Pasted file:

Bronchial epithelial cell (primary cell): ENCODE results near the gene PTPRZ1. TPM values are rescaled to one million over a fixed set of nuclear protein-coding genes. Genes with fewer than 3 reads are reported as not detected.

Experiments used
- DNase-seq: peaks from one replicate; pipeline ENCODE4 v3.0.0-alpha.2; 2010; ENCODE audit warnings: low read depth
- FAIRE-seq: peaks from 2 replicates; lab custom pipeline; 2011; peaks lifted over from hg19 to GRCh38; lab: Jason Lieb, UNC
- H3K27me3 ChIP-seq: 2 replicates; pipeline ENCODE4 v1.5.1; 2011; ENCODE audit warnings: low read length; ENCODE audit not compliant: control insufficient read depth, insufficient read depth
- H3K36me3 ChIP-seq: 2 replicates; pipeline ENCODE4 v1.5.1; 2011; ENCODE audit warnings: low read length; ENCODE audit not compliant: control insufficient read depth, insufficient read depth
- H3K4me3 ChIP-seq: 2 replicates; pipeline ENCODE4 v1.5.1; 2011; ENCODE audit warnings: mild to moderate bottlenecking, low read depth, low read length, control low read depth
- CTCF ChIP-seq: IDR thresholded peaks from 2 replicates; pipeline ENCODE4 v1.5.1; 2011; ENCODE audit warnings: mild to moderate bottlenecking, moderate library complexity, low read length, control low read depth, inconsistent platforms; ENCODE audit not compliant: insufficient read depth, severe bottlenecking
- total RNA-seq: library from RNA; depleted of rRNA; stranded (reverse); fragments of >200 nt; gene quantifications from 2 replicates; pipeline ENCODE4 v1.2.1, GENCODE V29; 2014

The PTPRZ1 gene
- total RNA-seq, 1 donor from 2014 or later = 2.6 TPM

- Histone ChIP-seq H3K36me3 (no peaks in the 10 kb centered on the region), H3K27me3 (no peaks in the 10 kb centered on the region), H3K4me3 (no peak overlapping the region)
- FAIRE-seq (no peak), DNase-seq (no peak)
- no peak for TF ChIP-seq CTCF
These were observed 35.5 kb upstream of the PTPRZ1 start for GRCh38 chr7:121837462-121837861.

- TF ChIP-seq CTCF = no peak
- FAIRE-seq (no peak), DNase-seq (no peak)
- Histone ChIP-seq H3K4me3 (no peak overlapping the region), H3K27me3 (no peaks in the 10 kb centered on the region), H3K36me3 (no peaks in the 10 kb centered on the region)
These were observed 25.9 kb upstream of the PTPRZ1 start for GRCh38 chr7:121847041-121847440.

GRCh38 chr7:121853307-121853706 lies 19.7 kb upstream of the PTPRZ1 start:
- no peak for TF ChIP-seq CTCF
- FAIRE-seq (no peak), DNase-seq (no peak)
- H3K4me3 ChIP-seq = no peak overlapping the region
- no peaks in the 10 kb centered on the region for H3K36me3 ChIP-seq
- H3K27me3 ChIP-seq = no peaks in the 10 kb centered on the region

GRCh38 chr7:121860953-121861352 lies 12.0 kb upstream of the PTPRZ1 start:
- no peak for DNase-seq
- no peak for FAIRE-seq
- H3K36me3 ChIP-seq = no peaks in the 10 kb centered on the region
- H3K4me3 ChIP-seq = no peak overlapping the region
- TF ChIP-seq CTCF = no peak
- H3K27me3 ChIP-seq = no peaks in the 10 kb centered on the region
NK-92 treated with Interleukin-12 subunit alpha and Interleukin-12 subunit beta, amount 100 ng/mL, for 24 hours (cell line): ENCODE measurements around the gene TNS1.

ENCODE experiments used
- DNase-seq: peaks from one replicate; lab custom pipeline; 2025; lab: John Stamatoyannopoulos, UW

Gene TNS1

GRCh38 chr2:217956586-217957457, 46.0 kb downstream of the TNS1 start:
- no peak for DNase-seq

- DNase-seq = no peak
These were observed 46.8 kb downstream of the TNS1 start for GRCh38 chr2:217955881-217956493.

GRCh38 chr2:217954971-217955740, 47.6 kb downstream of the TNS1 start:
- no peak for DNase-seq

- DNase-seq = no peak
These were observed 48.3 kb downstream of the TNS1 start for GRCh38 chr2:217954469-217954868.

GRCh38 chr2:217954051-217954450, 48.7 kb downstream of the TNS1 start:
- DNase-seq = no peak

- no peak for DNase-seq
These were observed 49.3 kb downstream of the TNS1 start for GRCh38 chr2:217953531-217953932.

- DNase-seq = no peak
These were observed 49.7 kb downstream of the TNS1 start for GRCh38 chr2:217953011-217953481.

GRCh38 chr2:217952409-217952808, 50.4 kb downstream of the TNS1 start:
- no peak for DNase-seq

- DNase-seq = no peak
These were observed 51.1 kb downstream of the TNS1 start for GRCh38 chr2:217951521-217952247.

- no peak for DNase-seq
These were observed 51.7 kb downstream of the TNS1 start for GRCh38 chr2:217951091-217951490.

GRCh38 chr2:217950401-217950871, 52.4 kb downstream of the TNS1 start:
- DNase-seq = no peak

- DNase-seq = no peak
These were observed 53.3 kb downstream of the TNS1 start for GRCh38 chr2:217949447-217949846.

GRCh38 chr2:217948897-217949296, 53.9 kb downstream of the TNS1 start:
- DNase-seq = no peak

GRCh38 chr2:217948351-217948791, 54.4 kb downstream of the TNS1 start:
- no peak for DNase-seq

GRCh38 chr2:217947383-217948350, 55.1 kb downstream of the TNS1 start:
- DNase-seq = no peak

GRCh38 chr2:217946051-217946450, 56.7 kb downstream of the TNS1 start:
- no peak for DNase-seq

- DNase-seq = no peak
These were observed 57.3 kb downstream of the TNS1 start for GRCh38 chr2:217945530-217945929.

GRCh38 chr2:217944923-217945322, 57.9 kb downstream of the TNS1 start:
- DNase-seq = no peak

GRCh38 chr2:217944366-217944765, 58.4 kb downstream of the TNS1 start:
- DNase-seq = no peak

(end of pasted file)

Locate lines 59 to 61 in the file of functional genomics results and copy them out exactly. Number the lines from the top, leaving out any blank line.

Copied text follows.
- DNase-seq = no peak
These were observed 53.3 kb downstream of the TNS1 start for GRCh38 chr2:217949447-217949846.

GRCh38 chr2:217948897-217949296, 53.9 kb downstream of the TNS1 start: